So…I may be completely crazy for doing this…but I painted my Swedish Hasbeens. Now, before you pull your hair out in disagreement, I feel like I ieould mention that I have literally NEVER worn these shoes out and I have had them for YEARS. No exaggeration. Which is exactly why I decided to paint them. So that I could actually wear them.
Okay, so now that I’ve over explained myself. Let’s get to the before and after photos. Here’s the side by side…
I’ve been searching for a more colorful neutral lately, so I went with a rich wine color. Which works with pretty much every outfit I own…or close to it. Mission accomplished. Now I can finally get some use out of these puppies.
To dye leather like a pro, you’ll need a good textile dye, a paint brush, and some painter’s tape. My favorite textile dye is Dye-na-Flow by Jacquard. That’s what I used for this project and the leather bound notepads DIY. Good stuff! AND it also helps if you’re dyeing a lighter leather, like mine.
First things first – be sure to tape off the areas that you do not want the dye to go. You want to make sure the tape is nice and secure to get a crisp clean line. This really helps to make the finished shoe look like it was always the new color (as opposed to painted on, which isn’t always a cool look).
As for the dyeing, it works just like paint. The only difference is that it’s less forgiving than paint. You need to apply pretty even coats for the leather to maintain an allover color that doesn’t appear blotchy. It’s still simple to do though, even with a larger surface area to cover. You’ll just have to go over the entire area several times with a paint brush and more dye to get even coverage that builds up over a few layers.
More Tips: I also found that painting in just one direction and not overfilling your brush with dye helps with getting even coverage.
Once you’ve reached the desired color, allow the dye to dry completely before using. You can get your blow dryer out to speed up the process, if you’re impatient like me.
Photography by Linda Jednaszewski
Concept and styling by Brittni Mehlhoff
So now that you know how to dye leather shoes like a pro, think you’ll give this DIY a try? I bet there’s at least one pair of shoes in your closet that you could get some new use out of it with a quick dyeing facelift.
64 comments | Click here to reply
Good luck Cathie! I think this would be a perfect experiment for sandals….especially if you haven’t worn them in a while.Brittni
I am intrigued. I have a pair of Doc Martens sandals that I haven’t worn in years, that would look super cool dyed. Praying for courage…..Cathie
Hi Sreynolds. I bought mine locally, but you can also get it on Amazon. The color I used can be found right here: http://www.amazon.com/gp/product/B0009IJZJK/ref=as_li_tl?ie=UTF8&camp=1789&creative=390957&creativeASIN=B0009IJZJK&linkCode=as2&tag=papernstitch-20&linkId=WX5PLJATYYS46IEB but there are plenty of other colors on Amazon as well. Just search Dye na Flow. Hope that helps.Brittni
Were do you buy your dye at? Love this idea of dyeing shoes ect.sreynolds
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thanks for posting! I have some Frye boots I’ve wanted to dye. I bought them online in “banana” not realizing how yellow they really were in person. I now have to buy some dye.Carissa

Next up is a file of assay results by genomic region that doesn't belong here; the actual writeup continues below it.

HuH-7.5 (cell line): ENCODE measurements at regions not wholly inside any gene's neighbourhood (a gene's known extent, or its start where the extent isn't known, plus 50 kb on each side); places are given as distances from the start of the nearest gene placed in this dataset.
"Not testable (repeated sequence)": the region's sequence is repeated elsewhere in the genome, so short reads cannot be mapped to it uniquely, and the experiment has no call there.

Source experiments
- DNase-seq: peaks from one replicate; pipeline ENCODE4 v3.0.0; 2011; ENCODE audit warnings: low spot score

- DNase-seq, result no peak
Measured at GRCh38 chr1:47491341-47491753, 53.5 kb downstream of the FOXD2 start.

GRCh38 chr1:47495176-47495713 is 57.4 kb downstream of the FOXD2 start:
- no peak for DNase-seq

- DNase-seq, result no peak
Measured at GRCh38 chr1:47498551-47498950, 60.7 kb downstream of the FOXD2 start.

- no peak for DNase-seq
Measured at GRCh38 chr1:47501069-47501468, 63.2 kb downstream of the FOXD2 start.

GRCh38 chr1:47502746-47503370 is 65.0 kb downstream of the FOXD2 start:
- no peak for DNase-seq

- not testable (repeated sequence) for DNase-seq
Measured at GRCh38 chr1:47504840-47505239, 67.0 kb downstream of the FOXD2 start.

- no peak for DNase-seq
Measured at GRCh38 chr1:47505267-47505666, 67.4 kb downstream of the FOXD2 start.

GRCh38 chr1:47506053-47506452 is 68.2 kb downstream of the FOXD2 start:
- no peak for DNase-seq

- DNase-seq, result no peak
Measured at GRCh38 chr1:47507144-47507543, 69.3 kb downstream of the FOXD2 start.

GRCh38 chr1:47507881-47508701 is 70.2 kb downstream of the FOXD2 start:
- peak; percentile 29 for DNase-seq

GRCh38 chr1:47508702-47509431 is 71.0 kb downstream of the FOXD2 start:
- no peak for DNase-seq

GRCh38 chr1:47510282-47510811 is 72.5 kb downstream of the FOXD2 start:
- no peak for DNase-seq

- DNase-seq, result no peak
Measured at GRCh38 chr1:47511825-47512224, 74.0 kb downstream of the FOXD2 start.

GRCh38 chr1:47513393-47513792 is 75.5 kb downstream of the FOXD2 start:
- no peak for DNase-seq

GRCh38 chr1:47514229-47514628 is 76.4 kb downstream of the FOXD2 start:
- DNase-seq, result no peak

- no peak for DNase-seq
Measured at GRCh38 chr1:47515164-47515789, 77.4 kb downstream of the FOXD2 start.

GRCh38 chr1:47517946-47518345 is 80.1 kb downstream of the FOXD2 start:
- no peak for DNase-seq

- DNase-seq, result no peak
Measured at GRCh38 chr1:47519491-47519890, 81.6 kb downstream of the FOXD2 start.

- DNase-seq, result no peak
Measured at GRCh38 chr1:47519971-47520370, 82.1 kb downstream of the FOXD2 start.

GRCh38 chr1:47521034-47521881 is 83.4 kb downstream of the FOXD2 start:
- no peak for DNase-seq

Hi Robin. There are lots of textile paints and dyes that also work on synthetic materials. Usually, it will say the types of materials the dye or paint will adhere to right on the label. The dye that I used (Dye na Flow) actually works on synthetic materials as well. So, it would be the same process that I shared in the tutorial. Hope that helps. 🙂Brittni
Great idea! Any tips for painting shoes that are man made fiber?Robin
I found shoes I love so I bought a 2nd pair in a very light tan, with the plans to somehow paint them PURPLE. I was thinking that the paint they use to paint vinyl car seats might work. But I have yet to find a purple. AND I would rather not have a spray paint because the shoe has a flower on the front that would be hard to cover if spray painting. It might make a blobby mess. LOL
Gotta try this with my leather purse. Thanks for sharing! 🙂Eleigh
This is awesome! This would be such a fun way to revamp an old pair of shoes!
Thanks, Brittni! I’m going to give the heat setting a try. I’ve been wanting to extend the life of my white handbag by dyeing it for ages!Kimberly
Wow. I love what you did there!
Ha. I completely agree…life is too short for ugly shoes. 🙂Brittni
Very nicely done! Oh, I love red shoes! They go with everything! (: I like buying cheap shoes and dressing them up by dyeing and other DIY methods like painting on them/sewing beads etc. Life is too short for ugly shoes! (:
Love your shoes – they look so cheery now!
xx Jia, honeyandgazelle.wordpress.comhoney&gazelle
Thanks Lola and Amy.Brittni
I don’t think I have any leather shoes to dye… but I’m loving the idea!Amy W
They turned out amazing , these are definitely on my try out list !
That’s a good question Kimberly. I would say that it probably depends on the type of dye you are using, but if you use the same one that I use, you can actually heat set the leather, either with an iron or with this stuff called Airfix http://www.jacquardproducts.com/airfix.html if using an iron isn’t practical. For best results, the leather should be untreated. Hope that helps.Brittni
Love that wine color! Do you think this DIY would work just as well with a handbag…or would the dye rub off on clothing?Kimberly